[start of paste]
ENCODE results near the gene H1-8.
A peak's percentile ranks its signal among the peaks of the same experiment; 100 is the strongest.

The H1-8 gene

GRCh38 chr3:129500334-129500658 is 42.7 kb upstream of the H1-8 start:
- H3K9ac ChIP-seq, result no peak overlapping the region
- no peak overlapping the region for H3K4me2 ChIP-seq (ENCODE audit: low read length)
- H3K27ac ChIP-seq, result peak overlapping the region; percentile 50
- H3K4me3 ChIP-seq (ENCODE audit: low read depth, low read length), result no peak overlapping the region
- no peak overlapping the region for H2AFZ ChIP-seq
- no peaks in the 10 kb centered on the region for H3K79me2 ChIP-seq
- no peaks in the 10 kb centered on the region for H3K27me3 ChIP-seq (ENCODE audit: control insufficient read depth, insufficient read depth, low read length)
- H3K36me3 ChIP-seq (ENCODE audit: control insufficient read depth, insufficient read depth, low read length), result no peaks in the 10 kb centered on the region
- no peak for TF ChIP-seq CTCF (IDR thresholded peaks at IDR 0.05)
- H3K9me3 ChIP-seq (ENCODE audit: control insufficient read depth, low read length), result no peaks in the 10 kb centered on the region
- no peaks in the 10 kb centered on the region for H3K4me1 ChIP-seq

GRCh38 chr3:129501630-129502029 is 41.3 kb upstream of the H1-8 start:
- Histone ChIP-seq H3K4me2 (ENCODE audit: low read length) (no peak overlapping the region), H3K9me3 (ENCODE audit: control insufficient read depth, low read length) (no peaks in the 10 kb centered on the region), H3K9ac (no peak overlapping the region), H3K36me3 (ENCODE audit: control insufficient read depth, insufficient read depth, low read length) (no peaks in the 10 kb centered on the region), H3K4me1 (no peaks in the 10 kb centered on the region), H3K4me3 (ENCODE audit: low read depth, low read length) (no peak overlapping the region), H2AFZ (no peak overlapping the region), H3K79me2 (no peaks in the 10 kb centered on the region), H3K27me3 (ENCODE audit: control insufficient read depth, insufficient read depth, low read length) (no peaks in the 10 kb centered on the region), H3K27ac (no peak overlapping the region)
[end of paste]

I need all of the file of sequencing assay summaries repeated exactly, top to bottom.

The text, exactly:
ENCODE results near the gene H1-8.
A peak's percentile ranks its signal among the peaks of the same experiment; 100 is the strongest.

The H1-8 gene

GRCh38 chr3:129500334-129500658 is 42.7 kb upstream of the H1-8 start:
- H3K9ac ChIP-seq, result no peak overlapping the region
- no peak overlapping the region for H3K4me2 ChIP-seq (ENCODE audit: low read length)
- H3K27ac ChIP-seq, result peak overlapping the region; percentile 50
- H3K4me3 ChIP-seq (ENCODE audit: low read depth, low read length), result no peak overlapping the region
- no peak overlapping the region for H2AFZ ChIP-seq
- no peaks in the 10 kb centered on the region for H3K79me2 ChIP-seq
- no peaks in the 10 kb centered on the region for H3K27me3 ChIP-seq (ENCODE audit: control insufficient read depth, insufficient read depth, low read length)
- H3K36me3 ChIP-seq (ENCODE audit: control insufficient read depth, insufficient read depth, low read length), result no peaks in the 10 kb centered on the region
- no peak for TF ChIP-seq CTCF (IDR thresholded peaks at IDR 0.05)
- H3K9me3 ChIP-seq (ENCODE audit: control insufficient read depth, low read length), result no peaks in the 10 kb centered on the region
- no peaks in the 10 kb centered on the region for H3K4me1 ChIP-seq

GRCh38 chr3:129501630-129502029 is 41.3 kb upstream of the H1-8 start:
- Histone ChIP-seq H3K4me2 (ENCODE audit: low read length) (no peak overlapping the region), H3K9me3 (ENCODE audit: control insufficient read depth, low read length) (no peaks in the 10 kb centered on the region), H3K9ac (no peak overlapping the region), H3K36me3 (ENCODE audit: control insufficient read depth, insufficient read depth, low read length) (no peaks in the 10 kb centered on the region), H3K4me1 (no peaks in the 10 kb centered on the region), H3K4me3 (ENCODE audit: low read depth, low read length) (no peak overlapping the region), H2AFZ (no peak overlapping the region), H3K79me2 (no peaks in the 10 kb centered on the region), H3K27me3 (ENCODE audit: control insufficient read depth, insufficient read depth, low read length) (no peaks in the 10 kb centered on the region), H3K27ac (no peak overlapping the region)